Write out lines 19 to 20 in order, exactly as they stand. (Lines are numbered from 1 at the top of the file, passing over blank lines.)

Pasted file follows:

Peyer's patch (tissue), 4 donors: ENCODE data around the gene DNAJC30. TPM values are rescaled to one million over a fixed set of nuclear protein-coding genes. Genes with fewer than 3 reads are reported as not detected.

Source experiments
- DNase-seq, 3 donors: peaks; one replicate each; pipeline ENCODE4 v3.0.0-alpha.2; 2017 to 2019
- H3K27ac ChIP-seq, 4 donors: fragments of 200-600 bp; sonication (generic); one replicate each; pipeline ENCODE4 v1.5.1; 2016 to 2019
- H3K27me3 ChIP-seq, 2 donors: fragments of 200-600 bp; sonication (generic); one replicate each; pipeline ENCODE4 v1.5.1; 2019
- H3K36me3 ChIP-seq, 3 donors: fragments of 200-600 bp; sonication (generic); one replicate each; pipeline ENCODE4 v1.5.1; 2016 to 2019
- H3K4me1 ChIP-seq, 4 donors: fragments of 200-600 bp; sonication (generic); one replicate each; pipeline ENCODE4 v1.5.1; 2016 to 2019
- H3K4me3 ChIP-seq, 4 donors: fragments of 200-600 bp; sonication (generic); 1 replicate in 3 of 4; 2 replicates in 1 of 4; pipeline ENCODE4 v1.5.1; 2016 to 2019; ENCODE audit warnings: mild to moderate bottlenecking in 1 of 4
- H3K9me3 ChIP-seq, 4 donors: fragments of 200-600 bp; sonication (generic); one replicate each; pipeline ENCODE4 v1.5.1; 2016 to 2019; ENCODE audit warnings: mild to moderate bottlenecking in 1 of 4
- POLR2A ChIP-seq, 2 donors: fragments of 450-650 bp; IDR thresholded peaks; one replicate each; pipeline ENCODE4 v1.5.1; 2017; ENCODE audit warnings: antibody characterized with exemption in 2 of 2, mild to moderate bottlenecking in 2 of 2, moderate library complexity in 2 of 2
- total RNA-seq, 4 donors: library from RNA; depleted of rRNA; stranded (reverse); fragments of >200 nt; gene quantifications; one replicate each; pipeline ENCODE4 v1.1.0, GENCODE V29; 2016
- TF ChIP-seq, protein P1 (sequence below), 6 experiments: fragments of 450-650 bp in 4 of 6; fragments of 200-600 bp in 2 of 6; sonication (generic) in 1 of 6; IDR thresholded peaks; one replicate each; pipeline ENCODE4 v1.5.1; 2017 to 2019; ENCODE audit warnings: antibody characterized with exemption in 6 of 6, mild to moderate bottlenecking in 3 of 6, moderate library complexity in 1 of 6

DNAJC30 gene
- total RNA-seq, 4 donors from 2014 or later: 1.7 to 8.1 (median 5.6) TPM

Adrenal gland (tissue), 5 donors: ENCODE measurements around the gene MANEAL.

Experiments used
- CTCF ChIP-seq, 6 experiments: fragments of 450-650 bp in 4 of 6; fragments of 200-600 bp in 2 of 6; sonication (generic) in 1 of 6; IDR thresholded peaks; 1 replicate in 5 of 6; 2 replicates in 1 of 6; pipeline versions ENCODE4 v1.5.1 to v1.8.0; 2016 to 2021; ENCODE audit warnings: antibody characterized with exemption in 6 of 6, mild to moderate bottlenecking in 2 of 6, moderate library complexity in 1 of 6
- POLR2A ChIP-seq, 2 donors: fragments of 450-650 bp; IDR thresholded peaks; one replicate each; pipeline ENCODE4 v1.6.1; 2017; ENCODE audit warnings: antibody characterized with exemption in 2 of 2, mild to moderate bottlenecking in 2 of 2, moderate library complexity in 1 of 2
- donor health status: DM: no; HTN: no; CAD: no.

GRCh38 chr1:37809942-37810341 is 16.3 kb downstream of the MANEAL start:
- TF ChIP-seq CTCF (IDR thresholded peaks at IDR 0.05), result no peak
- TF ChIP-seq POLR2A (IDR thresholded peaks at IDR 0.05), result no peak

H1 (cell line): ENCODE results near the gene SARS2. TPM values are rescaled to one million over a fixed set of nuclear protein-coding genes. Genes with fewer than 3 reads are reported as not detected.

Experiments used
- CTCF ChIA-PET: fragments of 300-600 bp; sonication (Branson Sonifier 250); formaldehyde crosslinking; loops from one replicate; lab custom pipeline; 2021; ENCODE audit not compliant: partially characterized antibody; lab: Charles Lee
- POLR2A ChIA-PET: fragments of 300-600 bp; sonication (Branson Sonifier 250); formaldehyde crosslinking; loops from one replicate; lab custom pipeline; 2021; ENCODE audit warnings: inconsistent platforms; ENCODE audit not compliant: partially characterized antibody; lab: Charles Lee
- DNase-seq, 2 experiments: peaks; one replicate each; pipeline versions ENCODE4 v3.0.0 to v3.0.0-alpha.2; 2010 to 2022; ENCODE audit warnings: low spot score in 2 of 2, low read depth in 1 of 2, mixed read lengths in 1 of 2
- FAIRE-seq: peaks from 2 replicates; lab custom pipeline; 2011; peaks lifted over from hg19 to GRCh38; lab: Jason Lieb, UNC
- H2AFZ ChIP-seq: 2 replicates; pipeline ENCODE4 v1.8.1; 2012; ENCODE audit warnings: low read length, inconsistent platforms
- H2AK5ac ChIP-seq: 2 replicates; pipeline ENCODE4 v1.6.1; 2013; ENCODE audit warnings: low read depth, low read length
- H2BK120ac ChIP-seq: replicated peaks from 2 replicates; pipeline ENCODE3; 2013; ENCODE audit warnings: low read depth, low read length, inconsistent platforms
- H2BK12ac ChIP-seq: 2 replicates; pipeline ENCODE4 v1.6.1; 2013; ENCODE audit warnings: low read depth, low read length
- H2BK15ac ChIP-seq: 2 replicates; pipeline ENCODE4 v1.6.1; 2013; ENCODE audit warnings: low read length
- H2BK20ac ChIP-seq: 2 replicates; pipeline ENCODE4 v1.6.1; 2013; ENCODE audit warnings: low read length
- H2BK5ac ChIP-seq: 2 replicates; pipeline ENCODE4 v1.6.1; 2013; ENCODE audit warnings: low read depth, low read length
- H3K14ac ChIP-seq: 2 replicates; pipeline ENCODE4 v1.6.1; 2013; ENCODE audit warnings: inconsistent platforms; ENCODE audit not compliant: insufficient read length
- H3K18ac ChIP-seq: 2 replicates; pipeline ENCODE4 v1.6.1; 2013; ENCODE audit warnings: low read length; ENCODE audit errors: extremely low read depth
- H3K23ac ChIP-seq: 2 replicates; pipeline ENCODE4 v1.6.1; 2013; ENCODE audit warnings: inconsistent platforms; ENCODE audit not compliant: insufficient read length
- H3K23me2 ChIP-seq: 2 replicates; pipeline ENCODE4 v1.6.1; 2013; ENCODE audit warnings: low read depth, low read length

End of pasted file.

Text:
- donor health status: DM: no; HTN: no; CAD: no.

GRCh38 chr1:37809942-37810341 is 16.3 kb downstream of the MANEAL start: